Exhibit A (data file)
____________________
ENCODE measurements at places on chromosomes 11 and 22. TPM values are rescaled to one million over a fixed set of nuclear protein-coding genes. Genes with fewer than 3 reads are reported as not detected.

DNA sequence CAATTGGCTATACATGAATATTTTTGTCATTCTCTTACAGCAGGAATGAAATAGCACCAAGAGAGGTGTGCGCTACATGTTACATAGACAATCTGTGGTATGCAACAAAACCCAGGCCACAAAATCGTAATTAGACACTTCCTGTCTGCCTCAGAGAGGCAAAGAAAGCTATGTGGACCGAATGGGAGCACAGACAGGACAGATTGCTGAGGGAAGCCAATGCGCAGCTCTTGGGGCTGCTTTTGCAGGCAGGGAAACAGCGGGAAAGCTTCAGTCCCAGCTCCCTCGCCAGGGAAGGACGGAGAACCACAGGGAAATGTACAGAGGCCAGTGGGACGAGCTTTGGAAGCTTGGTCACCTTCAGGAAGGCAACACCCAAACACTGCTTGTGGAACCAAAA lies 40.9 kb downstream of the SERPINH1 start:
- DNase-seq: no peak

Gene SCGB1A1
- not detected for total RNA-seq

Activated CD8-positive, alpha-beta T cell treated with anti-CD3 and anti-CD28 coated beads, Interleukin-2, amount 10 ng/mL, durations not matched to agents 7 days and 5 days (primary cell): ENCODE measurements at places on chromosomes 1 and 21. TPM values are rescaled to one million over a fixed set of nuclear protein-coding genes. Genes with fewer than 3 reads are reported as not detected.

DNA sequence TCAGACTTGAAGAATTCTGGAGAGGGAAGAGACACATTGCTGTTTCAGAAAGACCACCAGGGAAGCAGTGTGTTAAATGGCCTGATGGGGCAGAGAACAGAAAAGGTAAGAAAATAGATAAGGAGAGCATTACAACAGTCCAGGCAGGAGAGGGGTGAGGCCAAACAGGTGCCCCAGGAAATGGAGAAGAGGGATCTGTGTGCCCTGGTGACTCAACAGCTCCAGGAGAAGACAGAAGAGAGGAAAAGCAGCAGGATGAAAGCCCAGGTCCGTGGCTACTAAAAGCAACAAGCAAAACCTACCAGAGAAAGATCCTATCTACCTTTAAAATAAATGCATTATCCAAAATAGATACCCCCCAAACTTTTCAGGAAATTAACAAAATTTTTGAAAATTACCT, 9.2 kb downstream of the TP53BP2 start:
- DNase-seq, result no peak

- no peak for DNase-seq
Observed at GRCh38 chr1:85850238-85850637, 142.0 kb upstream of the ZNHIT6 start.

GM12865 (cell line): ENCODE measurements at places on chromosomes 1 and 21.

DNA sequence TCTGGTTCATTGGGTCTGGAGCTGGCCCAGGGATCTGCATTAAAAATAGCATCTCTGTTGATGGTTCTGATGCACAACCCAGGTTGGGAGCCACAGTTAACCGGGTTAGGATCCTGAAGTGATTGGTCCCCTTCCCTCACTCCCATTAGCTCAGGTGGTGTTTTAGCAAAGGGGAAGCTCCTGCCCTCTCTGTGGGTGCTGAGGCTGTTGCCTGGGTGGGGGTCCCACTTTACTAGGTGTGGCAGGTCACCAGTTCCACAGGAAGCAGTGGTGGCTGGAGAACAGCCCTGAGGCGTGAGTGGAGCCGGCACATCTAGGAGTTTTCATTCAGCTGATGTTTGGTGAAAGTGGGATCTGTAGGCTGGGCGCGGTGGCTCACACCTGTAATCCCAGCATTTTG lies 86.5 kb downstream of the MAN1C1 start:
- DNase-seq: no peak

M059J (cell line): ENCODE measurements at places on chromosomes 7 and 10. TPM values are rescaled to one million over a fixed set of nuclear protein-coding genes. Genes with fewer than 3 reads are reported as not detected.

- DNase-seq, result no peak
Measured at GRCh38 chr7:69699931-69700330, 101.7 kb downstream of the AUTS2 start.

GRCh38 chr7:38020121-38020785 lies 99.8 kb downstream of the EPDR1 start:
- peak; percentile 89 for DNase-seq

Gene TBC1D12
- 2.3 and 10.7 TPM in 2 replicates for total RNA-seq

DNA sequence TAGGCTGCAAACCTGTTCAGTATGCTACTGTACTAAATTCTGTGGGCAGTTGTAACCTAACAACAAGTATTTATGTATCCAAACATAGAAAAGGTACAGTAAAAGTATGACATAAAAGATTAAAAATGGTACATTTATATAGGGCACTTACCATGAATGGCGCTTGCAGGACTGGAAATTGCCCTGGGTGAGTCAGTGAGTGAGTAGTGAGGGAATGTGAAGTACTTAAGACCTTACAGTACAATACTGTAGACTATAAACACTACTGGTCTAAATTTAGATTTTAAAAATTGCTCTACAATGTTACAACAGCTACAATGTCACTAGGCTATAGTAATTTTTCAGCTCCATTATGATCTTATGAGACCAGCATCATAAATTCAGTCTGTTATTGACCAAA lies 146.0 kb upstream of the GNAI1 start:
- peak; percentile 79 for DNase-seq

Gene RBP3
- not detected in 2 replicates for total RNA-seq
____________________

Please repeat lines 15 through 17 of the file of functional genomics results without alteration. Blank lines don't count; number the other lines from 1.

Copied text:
- DNase-seq, result no peak
Measured at GRCh38 chr7:69699931-69700330, 101.7 kb downstream of the AUTS2 start.

GRCh38 chr7:38020121-38020785 lies 99.8 kb downstream of the EPDR1 start: